Fox Theatre

157 Park Central Square,
Springfield, MO 65806

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Related Websites

History Museum on the Square (Official)

Additional Info

Previously operated by: Dickinson Theatres, Fox Midwest Theatres, Mann Theatres, Paramount Pictures Inc., Publix

Architects: Carl Boller, Robert O. Boller

Firms: Boller Brothers

Functions: Concerts, Museum, Special Events

Styles: Renaissance Revival, Streamline Moderne

Previous Names: Electric Theatre, Publix Electric Theatre, Paramount Theatre

Phone Numbers: Box Office: 417.831.1976

Nearby Theaters

Fox Theatre

Located in downtown Springfield and opened on October 8, 1916 with Theda Bara in “Her Double Life”. It was originally known as the Electric Theatre with 1,800 seats and was designed by the Boller Bros. architectural firm. Interior decorations were by Kansas City based interior decorator G.T. Noel in a Renaissance style and local Springfield artist Oliver J. Corbett provided decorative paintings. Vaudeville acts were booked through the Pantages circuit and supplemented the movie program. It was refurbished in 1926 and a theatre organ was installed.

The Electric Theatre was taken over by Publix on February 9, 1930 and renamed Publix Electric Theatre. Paramount took over on September 24, 1930 and it was renamed Paramount Theatre. They sold it to Fox Theatres on November 30, 1933 and it reverted back to the Electric Theatre name.

It was given a major facelift and reopened as the Fox Theatre on December 4, 1947 with the world premiere of “Killer McCoy” starring Mickey Rooney. Five days later, on December 9, 1947, the Fox Theatre was badly damaged by a fire. It took a year and a half to renovate and the Fox Theatre reopened on June 23, 1949 with Hedy Lamarr in “Let’s Live a Little”. It closed on December 2, 1984 with Clint Eastwood in “Tightrope”. Afterward it became home to a church who moved out in 2014.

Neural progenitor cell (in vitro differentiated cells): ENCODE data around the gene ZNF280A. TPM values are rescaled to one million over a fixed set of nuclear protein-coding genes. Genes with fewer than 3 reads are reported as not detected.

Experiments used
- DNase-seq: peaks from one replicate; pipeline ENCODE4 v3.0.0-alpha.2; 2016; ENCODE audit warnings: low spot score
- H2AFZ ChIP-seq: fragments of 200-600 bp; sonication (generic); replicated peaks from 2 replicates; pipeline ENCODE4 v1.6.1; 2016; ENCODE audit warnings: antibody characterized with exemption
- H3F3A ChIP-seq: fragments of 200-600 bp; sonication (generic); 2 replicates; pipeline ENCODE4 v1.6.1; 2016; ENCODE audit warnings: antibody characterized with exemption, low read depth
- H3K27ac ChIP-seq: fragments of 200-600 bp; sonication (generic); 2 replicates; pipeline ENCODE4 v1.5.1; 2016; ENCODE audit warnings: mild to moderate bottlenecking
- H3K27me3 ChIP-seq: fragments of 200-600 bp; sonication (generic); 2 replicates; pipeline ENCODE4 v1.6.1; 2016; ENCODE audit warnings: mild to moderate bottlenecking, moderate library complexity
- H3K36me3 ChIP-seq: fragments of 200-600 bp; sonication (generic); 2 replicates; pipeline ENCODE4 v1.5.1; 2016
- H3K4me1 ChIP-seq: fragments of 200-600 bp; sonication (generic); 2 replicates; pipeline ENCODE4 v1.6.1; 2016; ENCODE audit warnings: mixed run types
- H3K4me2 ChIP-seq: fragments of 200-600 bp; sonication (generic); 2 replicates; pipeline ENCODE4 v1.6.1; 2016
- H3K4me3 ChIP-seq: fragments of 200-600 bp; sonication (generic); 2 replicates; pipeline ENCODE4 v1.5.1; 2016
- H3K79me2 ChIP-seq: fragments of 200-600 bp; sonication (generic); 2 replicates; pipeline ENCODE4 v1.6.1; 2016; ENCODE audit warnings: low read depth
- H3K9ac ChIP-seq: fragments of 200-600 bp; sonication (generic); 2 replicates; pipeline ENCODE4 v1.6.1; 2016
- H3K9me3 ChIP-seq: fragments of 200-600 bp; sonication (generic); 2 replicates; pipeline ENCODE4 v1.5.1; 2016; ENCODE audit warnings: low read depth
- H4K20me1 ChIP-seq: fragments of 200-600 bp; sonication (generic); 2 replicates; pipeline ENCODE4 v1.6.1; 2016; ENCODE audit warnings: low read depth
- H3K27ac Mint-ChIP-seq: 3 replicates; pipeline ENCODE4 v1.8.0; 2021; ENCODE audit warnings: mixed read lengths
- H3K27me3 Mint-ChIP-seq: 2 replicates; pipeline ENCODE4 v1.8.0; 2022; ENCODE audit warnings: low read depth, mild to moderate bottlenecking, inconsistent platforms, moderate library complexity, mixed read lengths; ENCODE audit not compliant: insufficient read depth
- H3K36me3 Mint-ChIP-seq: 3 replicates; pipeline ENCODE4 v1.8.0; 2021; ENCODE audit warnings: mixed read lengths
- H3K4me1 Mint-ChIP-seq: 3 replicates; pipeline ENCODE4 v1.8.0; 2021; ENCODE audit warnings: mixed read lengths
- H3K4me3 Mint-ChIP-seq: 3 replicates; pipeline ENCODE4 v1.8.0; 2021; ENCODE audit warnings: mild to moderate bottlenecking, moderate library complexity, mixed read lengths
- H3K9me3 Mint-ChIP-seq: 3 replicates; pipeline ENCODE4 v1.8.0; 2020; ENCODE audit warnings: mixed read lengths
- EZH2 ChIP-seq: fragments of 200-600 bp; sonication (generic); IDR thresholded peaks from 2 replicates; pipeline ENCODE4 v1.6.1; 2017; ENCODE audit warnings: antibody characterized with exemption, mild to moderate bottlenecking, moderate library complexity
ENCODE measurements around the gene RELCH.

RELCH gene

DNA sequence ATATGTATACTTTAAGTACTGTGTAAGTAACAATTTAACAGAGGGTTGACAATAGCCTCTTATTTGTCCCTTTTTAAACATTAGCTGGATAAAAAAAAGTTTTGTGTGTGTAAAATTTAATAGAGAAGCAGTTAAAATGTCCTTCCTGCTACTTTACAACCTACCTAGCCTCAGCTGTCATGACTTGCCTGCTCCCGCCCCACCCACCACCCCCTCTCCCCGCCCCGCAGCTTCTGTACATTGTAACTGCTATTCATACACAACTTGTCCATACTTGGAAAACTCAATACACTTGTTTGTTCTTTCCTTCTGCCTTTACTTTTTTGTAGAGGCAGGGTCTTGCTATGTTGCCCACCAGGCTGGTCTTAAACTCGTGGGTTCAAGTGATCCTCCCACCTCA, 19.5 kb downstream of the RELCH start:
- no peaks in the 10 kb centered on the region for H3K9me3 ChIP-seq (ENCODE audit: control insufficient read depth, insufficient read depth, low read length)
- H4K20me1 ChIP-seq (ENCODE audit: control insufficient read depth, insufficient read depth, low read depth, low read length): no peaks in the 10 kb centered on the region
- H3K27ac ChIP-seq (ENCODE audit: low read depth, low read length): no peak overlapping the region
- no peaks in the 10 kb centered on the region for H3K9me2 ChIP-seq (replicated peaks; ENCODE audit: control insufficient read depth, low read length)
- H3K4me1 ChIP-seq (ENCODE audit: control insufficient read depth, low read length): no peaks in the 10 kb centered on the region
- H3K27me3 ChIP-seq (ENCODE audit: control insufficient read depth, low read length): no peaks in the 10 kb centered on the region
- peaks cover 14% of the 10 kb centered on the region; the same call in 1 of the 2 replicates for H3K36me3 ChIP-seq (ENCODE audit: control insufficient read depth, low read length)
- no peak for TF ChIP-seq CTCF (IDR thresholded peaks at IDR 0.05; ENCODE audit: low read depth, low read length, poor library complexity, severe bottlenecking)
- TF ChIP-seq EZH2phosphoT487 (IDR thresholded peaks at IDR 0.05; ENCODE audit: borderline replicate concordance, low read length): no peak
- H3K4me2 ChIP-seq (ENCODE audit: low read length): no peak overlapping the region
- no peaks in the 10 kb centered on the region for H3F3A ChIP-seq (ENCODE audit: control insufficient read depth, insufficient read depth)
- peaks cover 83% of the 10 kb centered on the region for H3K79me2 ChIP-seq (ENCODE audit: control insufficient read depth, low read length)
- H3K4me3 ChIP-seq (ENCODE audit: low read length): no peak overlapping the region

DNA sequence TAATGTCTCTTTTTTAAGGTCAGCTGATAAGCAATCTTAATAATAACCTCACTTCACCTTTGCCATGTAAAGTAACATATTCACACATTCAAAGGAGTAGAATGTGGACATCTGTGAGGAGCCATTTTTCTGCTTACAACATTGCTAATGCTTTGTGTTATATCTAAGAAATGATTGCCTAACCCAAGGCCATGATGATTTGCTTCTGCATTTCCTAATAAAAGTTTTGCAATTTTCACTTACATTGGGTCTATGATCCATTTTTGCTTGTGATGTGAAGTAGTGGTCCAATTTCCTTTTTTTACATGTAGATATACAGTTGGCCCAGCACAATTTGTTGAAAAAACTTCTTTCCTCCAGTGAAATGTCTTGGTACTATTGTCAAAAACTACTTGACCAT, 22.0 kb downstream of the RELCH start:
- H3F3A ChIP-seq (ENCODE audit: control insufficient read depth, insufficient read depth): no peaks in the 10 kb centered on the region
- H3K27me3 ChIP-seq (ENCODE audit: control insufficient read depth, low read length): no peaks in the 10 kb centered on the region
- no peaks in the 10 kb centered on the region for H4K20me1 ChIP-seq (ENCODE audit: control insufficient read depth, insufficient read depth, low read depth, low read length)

By 2017 the Fox Theatre is owned by the History Museum on the Square. As the museum expands, the Fox Theatre will continue to be an integral part of this development. Currently, the Fox Theatre is used for a variety of purposes including displaying exhibits, hosting concerts and lectures, and serving as an event rental space.

Contributed by Chuck Van Bibber

Recent comments (view all 13 comments)

cerjda
cerjda on August 28, 2008 at 7:17 pm

Worked here too. God that hideously Green and White color scheme thruout the theatre??????? And — I don’t think there was a square wall in that lobby at all. I’ll never forget the day I threw out 20 years of press material that George Hunter had saved. OMG! Tyndall Lewis almost kicked my butt up between my ears LOL.

seymourcox
seymourcox on September 15, 2009 at 11:23 am

Here is a 1949 photo of fire damage –

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seymourcox
seymourcox on September 15, 2009 at 11:29 am

Other images of the Electric Theatre -
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Antiquarius
Antiquarius on February 9, 2010 at 10:11 am

Other pictures of the Fox Theatre, when it was the Electric, can be found at:

View link

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scottc
scottc on August 10, 2012 at 12:39 am